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§ 9. Alexander II. and the Schism of Cadalus. 1061–1073.

Pope Nicolas II. died July 27, 1061. The cardinals elected, in some unknown place outside of Rome, Anselm, bishop of Lucca, Sept. 30, 1061. He was conducted to Rome in the following night by Norman soldiers, and consecrated, Oct. 1, as Alexander II. His first act was to administer the oath of fealty to Richard, the Norman leader.

The anti-Hildebrandian party of the Roman nobles, headed by Count Girard of Galeria (an excommunicated robber), with the aid of the disaffected Lombard clergy, and the young emperor Henry IV., elected Cadalus (or Cadalous), bishop of Parma, anti-pope. He was consecrated Oct. 28, 1061, as Honorius II., and maintained a schism of ten years. He had been repeatedly charged with simony, and had the sympathy and support of the married or concubinary clergy and the simoniacal laity, who hoped that his success would lead to a modification of discipline and legalization of clerical marriage. The opposition thus became an organized party, and liable to the charge of heresy, which was considered worse than carnal sin. Damiani and Humbert defended the principle that a priest who is guilty of simony or concubinage, and believes himself innocent, is more criminal than he who knows himself to be guilty. Damiani hurled the fiercest denunciation of a Hebrew prophet against the anti-pope. Cadalus entered Rome with an armed force, and maintained himself in the castle of St. Angelo for two years; but at length he sought safety in flight without a single follower, and moved to Parma. He died in 1072. His party was broken up.

Alexander held a council at Mantua, May 31, 1064, and was universally recognized as the legitimate pope; while Cadalus was anathematized and disappeared from history.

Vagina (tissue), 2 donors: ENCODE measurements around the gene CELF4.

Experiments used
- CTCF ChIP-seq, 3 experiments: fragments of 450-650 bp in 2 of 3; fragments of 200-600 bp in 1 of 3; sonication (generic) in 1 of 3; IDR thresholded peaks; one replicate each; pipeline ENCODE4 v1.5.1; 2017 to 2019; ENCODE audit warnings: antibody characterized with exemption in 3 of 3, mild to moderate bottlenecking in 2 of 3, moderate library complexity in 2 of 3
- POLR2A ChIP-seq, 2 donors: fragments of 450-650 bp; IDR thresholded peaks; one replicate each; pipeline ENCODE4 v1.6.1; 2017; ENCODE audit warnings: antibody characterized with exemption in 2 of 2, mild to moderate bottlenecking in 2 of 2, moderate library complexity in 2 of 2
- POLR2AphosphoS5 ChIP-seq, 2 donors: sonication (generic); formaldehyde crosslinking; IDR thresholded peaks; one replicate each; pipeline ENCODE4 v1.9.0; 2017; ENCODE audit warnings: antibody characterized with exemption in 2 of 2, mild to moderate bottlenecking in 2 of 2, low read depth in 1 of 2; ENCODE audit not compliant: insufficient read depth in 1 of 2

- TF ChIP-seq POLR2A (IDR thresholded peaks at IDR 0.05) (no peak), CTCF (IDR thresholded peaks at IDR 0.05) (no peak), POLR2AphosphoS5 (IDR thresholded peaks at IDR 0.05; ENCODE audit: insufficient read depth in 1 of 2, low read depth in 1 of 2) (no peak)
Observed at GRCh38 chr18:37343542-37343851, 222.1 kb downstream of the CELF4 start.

During the pontificate of Alexander, the war against simony and Nicolaitism went on under the lead of Hildebrand and Damiani with varying success. The troubles in Lombardy were renewed. Archbishop Wido of Milan sided with Cadalus and was excommunicated; he apologized, did penance, and resumed office. After his death in 1071 the strife broke out again with disgraceful scenes of violence. The Patarine party, supported with gold by the pope, gained the ascendancy after the death of Cadalus. The Normans repelled the Mohammedan aggression and won Southern Italy and Sicily for the Church of Rome.

This good service had some weight on the determination of Hildebrand to support the claim of William of Normandy to the crown of England, which was a master-stroke of his policy; for it brought that island into closer contact with Rome, and strengthened the papal pretension to dispose of temporal thrones. William fought under a banner blessed by the pope, and founded the Norman dynasty in England, 1066. The conquest was concluded at Winchester by a solemn coronation through three papal delegates, Easter, 1070.

But in Germany there arose a powerful opposition, not indeed to the papacy, which was the common ground of all parties, but to the Hildebrandian policy. This led to the conflict between Gregory VII. and Henry IV. Alexander threatened Henry with excommunication in case he persisted in his purpose to divorce his queen Bertha.

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